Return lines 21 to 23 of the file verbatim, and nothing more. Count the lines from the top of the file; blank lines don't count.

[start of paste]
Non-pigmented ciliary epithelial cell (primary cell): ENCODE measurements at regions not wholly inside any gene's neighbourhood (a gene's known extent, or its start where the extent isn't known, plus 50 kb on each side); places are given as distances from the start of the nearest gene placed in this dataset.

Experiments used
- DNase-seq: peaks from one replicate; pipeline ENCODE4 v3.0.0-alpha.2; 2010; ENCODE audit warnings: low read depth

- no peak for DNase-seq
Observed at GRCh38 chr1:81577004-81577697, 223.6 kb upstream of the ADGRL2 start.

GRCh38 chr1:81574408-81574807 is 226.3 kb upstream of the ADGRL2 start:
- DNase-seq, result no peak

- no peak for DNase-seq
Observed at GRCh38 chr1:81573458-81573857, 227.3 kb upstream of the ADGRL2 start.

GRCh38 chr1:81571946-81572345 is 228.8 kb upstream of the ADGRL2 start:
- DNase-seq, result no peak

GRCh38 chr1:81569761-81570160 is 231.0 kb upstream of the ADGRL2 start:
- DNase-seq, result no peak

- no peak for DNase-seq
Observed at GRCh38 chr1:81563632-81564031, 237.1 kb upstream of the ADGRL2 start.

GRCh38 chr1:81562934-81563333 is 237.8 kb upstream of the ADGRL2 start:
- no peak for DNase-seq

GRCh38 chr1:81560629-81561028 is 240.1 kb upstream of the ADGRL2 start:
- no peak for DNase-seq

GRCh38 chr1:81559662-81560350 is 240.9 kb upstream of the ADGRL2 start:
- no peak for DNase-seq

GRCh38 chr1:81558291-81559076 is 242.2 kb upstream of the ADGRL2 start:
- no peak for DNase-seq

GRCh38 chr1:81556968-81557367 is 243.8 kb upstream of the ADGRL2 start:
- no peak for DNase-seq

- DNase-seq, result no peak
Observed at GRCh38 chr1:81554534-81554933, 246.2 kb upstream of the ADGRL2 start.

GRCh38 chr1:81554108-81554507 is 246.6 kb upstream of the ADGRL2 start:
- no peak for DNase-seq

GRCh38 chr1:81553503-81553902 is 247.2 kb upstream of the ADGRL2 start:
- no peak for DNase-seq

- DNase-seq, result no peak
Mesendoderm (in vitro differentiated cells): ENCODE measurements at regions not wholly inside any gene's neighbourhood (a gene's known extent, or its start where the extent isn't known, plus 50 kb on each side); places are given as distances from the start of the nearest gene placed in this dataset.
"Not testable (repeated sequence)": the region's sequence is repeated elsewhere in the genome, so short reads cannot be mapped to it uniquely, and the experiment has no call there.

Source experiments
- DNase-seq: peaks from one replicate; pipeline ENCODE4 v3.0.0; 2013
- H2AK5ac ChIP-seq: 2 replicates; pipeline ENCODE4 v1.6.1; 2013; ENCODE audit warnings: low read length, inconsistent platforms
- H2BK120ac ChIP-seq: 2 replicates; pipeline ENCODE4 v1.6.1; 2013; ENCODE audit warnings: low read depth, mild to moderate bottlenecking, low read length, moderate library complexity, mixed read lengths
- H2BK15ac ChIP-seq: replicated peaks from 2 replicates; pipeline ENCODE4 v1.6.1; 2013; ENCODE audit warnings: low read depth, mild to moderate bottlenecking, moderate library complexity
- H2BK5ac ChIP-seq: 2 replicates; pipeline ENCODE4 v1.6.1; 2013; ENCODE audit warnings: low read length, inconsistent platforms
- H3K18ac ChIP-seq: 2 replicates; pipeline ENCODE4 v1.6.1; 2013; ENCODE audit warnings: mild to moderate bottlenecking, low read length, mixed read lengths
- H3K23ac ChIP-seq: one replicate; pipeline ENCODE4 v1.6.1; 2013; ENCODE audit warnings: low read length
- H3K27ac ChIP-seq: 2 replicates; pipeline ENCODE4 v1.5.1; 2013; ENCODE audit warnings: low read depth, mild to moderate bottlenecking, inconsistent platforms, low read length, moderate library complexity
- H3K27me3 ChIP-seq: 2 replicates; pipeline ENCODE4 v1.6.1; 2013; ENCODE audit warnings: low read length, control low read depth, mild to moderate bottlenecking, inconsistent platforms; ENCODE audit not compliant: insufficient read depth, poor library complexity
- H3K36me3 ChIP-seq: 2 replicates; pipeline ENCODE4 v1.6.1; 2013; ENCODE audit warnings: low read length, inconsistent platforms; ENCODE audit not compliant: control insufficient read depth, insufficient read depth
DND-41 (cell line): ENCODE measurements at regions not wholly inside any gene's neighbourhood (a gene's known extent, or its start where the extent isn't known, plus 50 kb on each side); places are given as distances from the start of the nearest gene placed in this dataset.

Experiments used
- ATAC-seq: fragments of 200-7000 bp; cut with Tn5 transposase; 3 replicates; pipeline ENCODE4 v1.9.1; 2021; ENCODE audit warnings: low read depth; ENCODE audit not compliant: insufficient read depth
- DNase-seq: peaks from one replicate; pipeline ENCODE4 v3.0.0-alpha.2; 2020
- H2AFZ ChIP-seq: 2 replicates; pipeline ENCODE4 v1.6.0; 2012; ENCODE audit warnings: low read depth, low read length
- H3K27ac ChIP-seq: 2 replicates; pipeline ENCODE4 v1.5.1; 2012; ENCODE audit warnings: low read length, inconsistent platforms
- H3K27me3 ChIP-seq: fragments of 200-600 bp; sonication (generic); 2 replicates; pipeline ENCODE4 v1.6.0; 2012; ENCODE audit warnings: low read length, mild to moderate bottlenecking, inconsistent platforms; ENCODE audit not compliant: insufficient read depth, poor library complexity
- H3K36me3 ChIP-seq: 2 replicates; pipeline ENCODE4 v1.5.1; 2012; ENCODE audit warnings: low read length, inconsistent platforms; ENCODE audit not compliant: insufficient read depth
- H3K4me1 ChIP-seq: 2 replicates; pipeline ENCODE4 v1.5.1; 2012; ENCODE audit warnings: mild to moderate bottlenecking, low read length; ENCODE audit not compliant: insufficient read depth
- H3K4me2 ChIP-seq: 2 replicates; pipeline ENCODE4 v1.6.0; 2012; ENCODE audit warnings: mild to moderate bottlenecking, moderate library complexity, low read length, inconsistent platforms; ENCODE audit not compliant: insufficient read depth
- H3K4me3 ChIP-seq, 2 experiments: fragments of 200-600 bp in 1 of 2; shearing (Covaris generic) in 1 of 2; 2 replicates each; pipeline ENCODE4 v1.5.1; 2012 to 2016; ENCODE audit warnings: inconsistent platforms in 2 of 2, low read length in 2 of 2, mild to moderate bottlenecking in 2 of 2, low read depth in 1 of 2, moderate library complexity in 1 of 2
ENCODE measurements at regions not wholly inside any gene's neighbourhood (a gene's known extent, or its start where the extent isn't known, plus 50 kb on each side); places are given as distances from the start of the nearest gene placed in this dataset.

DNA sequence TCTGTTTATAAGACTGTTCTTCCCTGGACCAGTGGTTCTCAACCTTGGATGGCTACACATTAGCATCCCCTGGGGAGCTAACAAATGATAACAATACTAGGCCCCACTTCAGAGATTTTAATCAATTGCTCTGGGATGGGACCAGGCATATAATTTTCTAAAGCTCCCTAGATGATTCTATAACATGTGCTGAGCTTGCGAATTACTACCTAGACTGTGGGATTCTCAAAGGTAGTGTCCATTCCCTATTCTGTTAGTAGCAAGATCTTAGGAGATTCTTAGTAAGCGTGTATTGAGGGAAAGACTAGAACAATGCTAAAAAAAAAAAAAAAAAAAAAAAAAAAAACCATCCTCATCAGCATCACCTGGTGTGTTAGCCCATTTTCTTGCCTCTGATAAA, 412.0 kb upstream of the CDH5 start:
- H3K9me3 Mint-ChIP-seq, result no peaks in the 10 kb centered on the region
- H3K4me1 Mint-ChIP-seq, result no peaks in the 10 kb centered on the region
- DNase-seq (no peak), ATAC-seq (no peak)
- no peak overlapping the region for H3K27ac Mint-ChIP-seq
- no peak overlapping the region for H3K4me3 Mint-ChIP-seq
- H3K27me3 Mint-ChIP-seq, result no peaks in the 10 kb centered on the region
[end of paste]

- no peak for DNase-seq

GRCh38 chr1:81558291-81559076 is 242.2 kb upstream of the ADGRL2 start:
- no peak for DNase-seq